For one, it will standardize midwives, and I do think there are probably some midwives who need to be brought up to standards. How many there might be, I could not say, and without regulation, there is no way to know whether a midwife is qualified or not. Much like a driver’s license does not make you a good driver, but is merely an indication that you have passed a certain standard. In those states that do not have clear rules, midwives may be subject to prosecution anyway, and midwives would not have to become certified if they still wanted to operate outside the law. This may put them at a greater risk of prosecution, but it might not (if their position was uncertain or actually illegal before, then it wouldn’t seem to change much to continue to operate illegally); and it would certainly lower the risk of prosecution for midwives who did play by the rules. The downside, of course, is that “the rules” may be changed. I think this happened in Utah in the past year or two — midwives were first legalized, and then in a subsequent legislative session, a bill was at least under discussion, if not actually passed, to tighten the restrictions for births midwives could legally attend, including no VBACs, and no births where the mother had previously given birth to a child under a certain weight. So, if a mom had had a preterm birth at 30 weeks, regardless of the reason, or if she gave birth to two small twins, and then carried another child to term — despite the fact that this baby and this pregnancy were normal and non-eventful, a midwife would be legally unable to attend her birth. Or, the rules may not be evidence-based, or may be otherwise too restrictive. Also, Australian home-birthing has been undergoing some serious problems, with the legislature essentially writing a law making it illegal for midwives to attend home births (due to insurance regulations and restrictions). While it appears that that has been tabled, or at least is still under serious discussion and hopefully some renovation, midwives who attend home-births without insurance will be stripped of the legal title of midwife for the first “offense”, and then a subsequent “offense” will have them subject to a $30,000 fine and possibly jail time. However, in America, midwives may be subject to a fine and jail time in certain states now, even though they could be certified and legally practice in other states. So, I think on balance, it is better to at least have that as an option.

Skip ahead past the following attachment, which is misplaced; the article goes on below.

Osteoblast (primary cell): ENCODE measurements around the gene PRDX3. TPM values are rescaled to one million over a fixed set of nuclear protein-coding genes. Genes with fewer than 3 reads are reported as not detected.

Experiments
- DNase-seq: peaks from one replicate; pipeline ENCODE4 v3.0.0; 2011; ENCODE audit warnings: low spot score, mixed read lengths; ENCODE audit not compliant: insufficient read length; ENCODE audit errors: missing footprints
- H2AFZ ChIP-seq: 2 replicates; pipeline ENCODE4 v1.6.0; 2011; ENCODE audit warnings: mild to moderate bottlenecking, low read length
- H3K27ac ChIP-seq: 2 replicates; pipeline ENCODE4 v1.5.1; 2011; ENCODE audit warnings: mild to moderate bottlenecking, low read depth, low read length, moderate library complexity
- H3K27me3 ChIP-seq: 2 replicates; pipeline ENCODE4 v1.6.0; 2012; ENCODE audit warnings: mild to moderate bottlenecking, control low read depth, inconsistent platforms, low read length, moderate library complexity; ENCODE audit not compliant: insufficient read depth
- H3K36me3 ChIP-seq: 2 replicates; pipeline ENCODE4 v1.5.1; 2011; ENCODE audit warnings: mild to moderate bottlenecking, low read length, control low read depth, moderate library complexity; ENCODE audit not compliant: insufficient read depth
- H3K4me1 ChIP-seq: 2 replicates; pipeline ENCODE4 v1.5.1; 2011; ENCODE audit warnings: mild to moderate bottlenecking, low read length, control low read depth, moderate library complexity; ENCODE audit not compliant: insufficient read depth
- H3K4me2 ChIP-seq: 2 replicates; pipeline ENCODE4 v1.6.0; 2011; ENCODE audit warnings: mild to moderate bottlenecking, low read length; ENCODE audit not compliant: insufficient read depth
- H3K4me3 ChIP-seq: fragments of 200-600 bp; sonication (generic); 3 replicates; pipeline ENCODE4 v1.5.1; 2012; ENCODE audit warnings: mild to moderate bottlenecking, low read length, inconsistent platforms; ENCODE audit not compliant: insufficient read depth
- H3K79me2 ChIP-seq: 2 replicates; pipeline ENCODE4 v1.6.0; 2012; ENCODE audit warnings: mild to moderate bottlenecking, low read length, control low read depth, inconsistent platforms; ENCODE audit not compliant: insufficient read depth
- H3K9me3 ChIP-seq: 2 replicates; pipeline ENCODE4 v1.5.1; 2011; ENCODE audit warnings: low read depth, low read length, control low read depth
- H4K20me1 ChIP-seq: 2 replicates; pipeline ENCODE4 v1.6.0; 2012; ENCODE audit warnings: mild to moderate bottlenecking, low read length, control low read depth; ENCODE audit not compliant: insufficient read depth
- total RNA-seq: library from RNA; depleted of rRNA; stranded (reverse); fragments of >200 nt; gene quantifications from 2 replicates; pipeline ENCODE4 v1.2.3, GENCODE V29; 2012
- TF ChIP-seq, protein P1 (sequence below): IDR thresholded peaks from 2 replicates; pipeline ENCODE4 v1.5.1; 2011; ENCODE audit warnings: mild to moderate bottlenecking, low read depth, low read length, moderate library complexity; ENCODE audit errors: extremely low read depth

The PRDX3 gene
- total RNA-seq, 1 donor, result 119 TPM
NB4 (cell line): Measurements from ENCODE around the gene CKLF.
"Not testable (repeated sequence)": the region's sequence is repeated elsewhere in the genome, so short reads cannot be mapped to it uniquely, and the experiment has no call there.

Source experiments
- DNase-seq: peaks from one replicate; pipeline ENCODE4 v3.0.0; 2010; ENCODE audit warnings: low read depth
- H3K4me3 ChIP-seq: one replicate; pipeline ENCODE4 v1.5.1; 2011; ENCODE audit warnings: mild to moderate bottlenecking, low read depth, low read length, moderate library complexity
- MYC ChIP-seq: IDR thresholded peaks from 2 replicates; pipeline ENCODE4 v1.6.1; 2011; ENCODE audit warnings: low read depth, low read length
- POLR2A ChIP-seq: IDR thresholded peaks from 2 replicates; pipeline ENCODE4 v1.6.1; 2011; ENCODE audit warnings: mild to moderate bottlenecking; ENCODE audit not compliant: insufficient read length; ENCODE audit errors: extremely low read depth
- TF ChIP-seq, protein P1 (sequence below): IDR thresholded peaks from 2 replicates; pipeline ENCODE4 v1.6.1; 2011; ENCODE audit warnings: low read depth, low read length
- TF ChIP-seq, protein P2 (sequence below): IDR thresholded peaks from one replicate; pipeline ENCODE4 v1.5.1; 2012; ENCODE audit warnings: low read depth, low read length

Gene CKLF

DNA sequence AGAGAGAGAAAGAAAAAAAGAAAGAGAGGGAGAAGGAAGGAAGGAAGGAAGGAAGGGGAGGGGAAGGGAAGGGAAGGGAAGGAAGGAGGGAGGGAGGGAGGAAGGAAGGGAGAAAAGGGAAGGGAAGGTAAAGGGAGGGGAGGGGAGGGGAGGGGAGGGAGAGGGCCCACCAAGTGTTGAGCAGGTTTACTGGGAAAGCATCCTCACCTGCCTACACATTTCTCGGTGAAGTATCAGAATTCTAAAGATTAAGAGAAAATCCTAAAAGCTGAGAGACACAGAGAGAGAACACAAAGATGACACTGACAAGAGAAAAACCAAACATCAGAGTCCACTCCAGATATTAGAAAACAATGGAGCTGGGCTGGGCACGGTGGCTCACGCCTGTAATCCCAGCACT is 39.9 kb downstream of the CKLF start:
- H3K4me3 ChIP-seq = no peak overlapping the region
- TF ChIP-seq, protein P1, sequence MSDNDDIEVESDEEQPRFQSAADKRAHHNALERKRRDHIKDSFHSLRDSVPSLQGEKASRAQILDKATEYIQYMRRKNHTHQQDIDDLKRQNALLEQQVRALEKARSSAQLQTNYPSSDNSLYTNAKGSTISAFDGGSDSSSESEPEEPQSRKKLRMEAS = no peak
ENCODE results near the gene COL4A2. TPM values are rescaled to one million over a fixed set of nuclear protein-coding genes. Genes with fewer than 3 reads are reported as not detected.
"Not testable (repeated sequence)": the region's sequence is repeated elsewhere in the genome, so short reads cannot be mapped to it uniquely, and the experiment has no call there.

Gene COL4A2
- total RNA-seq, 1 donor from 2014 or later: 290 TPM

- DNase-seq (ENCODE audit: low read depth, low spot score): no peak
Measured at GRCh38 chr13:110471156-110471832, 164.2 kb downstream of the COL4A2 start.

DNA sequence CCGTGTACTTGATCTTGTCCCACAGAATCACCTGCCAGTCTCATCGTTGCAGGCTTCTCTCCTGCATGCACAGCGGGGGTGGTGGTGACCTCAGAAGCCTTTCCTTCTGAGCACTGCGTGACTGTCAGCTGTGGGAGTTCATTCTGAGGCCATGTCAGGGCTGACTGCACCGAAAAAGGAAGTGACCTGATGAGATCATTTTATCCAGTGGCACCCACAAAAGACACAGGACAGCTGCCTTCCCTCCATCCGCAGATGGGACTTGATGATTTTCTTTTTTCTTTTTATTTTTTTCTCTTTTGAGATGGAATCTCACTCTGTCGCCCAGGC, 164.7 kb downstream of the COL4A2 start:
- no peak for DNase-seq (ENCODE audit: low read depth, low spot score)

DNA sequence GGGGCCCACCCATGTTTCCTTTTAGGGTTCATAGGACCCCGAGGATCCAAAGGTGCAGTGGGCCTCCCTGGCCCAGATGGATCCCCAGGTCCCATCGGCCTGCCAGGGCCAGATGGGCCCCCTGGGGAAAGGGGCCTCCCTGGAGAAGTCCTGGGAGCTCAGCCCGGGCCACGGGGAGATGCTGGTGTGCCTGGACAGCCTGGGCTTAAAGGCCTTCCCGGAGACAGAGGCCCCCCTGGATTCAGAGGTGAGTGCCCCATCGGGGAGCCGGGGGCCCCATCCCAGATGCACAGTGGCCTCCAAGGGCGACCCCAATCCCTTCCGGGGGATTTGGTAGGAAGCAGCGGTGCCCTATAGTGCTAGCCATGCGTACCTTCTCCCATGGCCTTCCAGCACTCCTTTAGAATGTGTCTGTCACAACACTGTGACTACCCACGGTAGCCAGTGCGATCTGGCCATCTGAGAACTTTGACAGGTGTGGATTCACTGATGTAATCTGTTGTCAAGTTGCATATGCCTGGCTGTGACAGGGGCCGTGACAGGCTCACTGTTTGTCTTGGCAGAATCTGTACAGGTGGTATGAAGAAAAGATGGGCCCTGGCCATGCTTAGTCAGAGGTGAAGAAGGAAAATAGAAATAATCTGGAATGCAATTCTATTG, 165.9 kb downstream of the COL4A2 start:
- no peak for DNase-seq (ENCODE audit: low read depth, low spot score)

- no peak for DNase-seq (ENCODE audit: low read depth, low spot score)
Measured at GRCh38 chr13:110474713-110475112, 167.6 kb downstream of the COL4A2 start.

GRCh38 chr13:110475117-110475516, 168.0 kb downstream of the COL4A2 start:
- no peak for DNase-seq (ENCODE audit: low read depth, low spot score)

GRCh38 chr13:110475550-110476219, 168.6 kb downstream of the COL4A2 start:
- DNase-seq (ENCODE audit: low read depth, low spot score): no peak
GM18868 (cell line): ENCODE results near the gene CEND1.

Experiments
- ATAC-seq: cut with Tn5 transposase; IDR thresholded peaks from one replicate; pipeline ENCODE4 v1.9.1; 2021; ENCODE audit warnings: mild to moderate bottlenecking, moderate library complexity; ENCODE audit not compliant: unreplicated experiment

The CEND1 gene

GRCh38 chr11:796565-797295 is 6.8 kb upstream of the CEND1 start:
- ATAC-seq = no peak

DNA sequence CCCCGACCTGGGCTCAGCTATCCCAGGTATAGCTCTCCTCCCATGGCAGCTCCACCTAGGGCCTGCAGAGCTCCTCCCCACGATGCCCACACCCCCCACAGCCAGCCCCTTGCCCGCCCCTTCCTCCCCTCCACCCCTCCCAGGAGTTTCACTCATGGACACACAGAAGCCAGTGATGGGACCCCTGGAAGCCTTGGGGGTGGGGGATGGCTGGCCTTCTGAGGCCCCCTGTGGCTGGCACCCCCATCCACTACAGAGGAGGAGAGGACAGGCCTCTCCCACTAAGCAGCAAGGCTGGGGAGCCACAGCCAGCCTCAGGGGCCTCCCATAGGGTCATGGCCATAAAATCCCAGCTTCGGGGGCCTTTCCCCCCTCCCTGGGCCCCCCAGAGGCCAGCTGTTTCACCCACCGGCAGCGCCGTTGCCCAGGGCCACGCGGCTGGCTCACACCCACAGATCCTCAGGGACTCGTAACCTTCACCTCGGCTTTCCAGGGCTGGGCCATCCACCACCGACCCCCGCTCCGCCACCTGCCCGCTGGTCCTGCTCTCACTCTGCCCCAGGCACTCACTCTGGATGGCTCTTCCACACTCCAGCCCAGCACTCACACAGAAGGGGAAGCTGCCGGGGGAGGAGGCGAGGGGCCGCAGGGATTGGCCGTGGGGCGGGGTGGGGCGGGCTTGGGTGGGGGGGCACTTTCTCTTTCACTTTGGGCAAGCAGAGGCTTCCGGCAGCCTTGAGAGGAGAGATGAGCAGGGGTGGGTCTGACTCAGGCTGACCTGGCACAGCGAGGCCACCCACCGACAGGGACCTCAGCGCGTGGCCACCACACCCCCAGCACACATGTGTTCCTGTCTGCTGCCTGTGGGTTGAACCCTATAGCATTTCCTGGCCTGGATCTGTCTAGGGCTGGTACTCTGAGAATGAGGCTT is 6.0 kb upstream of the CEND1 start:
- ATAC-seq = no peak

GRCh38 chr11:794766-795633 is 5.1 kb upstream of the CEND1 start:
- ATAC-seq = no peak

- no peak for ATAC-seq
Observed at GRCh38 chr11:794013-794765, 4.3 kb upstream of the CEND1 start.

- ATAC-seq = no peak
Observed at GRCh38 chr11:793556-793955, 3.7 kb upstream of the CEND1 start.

Certainly, government regulation can be a two-edged sword — giving with one hand while taking with the other. But it would be proof of meeting a standard, and we don’t have that now.